Food Security Program Yielding Tangible Results in Africa
By Neal S. Wolin
Deputy Secretary of the Treasury
U.S. Department of the Treasury Official Blog
May 18, 2012
This blog entry by U.S. Deputy Secretary of the Treasury Neal Wolin was originally posted to the Department of the Treasury website May 18, and is in the public domain. There are no publication restrictions.
At this weekend’s G-8 Summit at Camp David, President Obama and his counterparts will discuss an important global initiative to promote food security in Africa. Helping poor countries improve agricultural productivity and boost the incomes of smallholder farmers is a priority for the United States and many of our partners in the international community. The Global Agriculture and Food Security Program (GAFSP) is one of the most effective ways the United States is supporting the effort to end hunger and poverty. Last week, during a visit to a rice cooperative in the small, West African nation of Togo, I had the opportunity to see first-hand the tremendous impact this U.S.-led, multilateral initiative is having on the lives of some of the world’s poorest farmers.GAFSP is the multilateral component of President Obama’s Feed the Future (FTF) initiative and represents a unique partnership between donors, partner countries, civil society, and multilateral development institutions to scale up financing for agriculture in the poorest countries. The fund provides financing through a competitive process to countries that have in place technically sound agricultural development strategies. To date, GAFSP has awarded $481 million to twelve countries in Africa, Latin America and Asia. These grants are expected to raise the incomes of 7.5 million smallholder farmers and their families.
Togo is an excellent example of how African countries are transforming their agricultural sector. Togo was the first country in West Africa to develop an agricultural development strategy through the Comprehensive African Agricultural Development Program – an African Union-endorsed process that emphasizes country ownership, evidence-based decision making, and broad consultation with interested stakeholders. In June 2010, Togo received one of the first grants from GAFSP ($39 million) to support agricultural productivity growth through adoption of technology, increased value addition, and promotion of agricultural diversification. The GAFSP grant helped to mobilize additional financing of $90 million from other development partners such as the African Development Bank, the International Fund for Agricultural Development, the World Bank and the West African Development Bank.
Togo and its development partners have only just begun implementing the national agricultural development strategy, but already 19,000 farmers have benefited from the program as a result of GAFSP support. Last week, in Togo, I had the chance to meet with a few of them in the small town of Mission-Tové, on the outskirts of Togo’s capital city. There, Togo’s agricultural potential was on full display. Whereas most Togolese farmers subsist on crops grown on unfertilized, unirrigated plots, the rice cooperative I met in Mission-Tové was producing commercial volumes of rice seed on large, irrigated paddies. The manager of the cooperative’s seed storage facility proudly showed me the bags of seed, stacked floor-to-ceiling. Togo’s Agriculture Minister highlighted the positive impact that the GAFSP project has had, noting that the Togo aims to replicate the success throughout the country.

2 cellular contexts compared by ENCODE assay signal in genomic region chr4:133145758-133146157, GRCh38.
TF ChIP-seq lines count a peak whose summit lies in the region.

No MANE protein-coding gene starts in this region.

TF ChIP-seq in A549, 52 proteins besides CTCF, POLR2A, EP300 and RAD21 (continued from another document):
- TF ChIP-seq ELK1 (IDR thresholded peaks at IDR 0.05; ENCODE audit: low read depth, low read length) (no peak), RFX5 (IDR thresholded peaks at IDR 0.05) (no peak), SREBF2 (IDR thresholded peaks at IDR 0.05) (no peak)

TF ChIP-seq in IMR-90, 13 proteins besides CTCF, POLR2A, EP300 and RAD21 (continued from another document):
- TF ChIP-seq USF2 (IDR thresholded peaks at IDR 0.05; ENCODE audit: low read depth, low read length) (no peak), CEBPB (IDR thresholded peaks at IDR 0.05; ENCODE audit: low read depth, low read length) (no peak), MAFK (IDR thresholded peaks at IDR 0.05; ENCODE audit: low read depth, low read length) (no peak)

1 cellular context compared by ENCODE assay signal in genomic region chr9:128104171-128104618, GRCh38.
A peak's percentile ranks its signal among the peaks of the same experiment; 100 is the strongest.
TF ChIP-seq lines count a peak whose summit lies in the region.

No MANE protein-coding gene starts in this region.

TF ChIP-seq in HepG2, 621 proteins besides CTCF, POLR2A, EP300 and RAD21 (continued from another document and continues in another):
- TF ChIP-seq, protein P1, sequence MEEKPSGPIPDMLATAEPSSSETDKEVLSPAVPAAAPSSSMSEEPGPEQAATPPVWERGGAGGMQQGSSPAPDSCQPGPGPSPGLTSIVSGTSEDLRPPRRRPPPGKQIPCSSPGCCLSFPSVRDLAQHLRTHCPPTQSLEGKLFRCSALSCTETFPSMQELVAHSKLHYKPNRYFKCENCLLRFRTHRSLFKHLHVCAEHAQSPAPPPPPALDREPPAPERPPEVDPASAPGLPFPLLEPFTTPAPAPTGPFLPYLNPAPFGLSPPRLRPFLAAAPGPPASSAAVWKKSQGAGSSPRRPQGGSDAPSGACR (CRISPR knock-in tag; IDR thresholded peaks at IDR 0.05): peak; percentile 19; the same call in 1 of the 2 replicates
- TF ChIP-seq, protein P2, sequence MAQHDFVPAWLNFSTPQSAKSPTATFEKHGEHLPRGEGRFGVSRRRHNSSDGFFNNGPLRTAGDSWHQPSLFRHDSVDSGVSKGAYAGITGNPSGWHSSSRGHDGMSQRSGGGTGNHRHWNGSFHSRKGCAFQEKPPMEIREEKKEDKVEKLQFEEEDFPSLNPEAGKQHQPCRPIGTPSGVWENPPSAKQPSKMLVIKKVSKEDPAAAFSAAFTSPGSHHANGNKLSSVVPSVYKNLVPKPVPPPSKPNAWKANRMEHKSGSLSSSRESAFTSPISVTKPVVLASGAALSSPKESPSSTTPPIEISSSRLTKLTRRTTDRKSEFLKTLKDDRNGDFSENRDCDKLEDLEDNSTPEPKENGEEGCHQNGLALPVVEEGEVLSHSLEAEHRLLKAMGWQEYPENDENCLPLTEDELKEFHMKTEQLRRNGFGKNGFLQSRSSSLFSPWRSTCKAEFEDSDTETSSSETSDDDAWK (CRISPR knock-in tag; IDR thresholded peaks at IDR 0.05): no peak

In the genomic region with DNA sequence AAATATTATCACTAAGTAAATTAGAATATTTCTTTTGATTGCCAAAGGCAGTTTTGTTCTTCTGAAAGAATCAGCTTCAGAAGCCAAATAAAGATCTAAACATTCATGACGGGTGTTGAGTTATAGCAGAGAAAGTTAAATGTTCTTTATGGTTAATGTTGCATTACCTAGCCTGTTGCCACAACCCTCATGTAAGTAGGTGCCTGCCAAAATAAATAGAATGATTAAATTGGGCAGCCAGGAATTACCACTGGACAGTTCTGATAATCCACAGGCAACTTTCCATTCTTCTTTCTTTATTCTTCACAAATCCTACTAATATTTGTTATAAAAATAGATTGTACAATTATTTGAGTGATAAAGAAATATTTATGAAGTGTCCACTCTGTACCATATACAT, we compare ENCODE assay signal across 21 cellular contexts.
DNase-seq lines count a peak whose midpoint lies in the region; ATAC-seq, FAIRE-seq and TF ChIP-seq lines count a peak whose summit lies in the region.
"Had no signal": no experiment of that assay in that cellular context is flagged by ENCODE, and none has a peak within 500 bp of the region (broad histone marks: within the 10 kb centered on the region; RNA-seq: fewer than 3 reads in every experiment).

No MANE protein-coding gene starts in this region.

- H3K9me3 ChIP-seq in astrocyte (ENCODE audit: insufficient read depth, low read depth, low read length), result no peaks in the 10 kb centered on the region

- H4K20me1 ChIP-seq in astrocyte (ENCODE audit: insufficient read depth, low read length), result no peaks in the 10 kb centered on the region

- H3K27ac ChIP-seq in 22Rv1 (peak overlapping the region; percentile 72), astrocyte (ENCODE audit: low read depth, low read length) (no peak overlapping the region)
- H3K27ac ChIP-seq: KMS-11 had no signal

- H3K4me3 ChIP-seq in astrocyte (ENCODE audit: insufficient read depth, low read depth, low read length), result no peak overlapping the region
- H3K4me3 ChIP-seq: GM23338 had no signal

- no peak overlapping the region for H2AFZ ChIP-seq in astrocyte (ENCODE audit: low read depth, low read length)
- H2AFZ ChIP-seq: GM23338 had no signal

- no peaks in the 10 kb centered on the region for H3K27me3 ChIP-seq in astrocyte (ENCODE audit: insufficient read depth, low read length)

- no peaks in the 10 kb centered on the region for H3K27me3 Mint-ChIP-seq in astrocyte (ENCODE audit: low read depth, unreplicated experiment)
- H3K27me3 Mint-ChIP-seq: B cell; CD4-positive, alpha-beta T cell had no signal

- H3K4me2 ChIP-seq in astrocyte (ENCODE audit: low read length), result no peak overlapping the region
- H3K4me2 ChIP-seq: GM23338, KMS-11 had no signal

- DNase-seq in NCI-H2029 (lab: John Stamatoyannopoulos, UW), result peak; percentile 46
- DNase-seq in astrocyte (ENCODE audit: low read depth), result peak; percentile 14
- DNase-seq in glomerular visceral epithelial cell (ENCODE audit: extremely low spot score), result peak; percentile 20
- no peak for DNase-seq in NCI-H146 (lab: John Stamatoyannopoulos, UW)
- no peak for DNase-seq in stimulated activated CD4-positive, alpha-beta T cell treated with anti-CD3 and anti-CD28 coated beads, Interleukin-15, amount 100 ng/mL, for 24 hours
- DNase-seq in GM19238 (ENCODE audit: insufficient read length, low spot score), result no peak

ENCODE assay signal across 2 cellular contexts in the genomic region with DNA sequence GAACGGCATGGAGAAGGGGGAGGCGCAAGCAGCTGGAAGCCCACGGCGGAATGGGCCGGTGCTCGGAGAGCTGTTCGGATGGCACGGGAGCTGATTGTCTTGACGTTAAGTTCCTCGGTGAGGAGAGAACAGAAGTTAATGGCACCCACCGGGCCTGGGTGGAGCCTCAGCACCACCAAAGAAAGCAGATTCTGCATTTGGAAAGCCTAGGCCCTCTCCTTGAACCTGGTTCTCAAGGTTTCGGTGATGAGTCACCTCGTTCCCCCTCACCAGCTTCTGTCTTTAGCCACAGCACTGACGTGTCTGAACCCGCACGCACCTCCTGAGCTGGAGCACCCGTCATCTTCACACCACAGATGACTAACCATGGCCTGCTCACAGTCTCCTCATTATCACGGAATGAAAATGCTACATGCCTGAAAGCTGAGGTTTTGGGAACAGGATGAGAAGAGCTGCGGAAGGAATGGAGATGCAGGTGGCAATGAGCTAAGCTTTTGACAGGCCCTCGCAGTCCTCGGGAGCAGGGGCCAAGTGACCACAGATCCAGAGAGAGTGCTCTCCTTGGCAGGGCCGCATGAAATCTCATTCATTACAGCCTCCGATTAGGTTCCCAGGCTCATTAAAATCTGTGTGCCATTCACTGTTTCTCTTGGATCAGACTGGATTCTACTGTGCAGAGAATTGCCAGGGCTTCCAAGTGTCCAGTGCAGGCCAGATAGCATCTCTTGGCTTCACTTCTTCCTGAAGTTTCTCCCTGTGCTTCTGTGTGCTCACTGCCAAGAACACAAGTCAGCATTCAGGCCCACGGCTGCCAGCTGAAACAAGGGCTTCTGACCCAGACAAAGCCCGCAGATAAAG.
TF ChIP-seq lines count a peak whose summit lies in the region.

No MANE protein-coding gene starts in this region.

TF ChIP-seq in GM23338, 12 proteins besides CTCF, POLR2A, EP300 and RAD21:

Projects like the one I visited in Togo represent the first steps of a global effort to tackle the long-term challenge of food security. The GAFSP Steering Committee (comprised of representatives from donor countries, potential recipient countries, civil society, and multilateral development institutions) will make approximately $180 million in additional awards at its next meeting on May 22.
Once those awards are made, no additional resources will be available until GAFSP’s donors fulfill their remaining pledges to the fund. Seven donors have pledged $1.1 billion to GAFSP: the United States, Canada, Spain, South Korea, Australia, the Gates Foundation, and the Netherlands. Approximately $700 million has been paid in to date. The United States, which has contributed $302 million to GAFSP to date, is likely to complete its $475 million pledge in the next year, through $39 million in transfers from USAID and Treasury’s FY 2013 budget request of $134 million.
Even then additional new commitments will be necessary to meet the strong demand for GAFSP’s resources (at the May 22 meeting, the Steering Committee will be considering proposals from 18 countries totaling approximately $750 million). This is why it is critical that we make 2012 the year to help sustain the GAFSP fund so that it can be a long-term partner for countries like Togo.
Neal S. Wolin is Deputy Secretary of the Treasury.